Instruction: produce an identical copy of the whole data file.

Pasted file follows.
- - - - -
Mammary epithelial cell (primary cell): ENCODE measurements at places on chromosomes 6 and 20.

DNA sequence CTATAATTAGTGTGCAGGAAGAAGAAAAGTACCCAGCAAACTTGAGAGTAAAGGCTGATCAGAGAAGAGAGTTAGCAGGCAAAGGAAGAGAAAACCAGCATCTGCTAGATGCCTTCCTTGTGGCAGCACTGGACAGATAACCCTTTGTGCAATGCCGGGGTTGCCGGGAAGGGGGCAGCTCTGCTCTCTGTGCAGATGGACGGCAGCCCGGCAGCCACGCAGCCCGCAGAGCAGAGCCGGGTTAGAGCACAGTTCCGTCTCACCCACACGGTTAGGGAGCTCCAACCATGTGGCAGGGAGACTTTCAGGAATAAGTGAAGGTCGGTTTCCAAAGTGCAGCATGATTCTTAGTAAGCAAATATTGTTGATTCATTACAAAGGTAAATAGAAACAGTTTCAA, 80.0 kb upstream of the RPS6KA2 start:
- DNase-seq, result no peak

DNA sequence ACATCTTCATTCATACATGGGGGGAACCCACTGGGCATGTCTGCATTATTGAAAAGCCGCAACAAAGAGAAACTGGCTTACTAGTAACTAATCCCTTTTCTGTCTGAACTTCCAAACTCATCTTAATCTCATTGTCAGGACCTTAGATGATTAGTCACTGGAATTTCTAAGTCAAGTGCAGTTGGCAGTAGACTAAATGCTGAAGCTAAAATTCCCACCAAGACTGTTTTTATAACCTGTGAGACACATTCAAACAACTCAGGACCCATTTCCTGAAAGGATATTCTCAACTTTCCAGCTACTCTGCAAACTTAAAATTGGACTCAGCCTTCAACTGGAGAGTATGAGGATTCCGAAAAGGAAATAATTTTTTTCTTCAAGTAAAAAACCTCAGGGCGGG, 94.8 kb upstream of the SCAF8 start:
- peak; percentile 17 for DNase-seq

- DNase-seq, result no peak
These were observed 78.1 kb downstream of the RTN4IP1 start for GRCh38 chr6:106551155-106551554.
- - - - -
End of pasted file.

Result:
Mammary epithelial cell (primary cell): ENCODE measurements at places on chromosomes 6 and 20.

DNA sequence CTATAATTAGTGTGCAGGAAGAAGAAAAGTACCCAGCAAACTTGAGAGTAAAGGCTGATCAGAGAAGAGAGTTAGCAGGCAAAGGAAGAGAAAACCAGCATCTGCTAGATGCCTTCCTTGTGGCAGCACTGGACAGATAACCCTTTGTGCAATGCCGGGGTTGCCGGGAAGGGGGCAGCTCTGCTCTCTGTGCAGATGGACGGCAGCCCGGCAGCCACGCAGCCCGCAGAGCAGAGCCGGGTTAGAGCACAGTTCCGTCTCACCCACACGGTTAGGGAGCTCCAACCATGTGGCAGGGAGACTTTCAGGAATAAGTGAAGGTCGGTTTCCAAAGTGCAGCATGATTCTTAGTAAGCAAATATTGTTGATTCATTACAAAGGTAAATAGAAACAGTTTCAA, 80.0 kb upstream of the RPS6KA2 start:
- DNase-seq, result no peak

DNA sequence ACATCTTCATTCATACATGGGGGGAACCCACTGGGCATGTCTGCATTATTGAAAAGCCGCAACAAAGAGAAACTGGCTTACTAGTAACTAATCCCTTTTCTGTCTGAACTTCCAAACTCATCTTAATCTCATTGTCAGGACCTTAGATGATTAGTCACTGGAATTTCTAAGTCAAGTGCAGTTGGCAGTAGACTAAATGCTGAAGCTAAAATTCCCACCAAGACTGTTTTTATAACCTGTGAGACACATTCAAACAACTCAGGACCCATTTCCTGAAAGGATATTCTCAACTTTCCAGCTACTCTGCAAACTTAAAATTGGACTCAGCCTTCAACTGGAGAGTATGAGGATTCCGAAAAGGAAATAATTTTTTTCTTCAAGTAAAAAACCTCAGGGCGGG, 94.8 kb upstream of the SCAF8 start:
- peak; percentile 17 for DNase-seq

- DNase-seq, result no peak
These were observed 78.1 kb downstream of the RTN4IP1 start for GRCh38 chr6:106551155-106551554.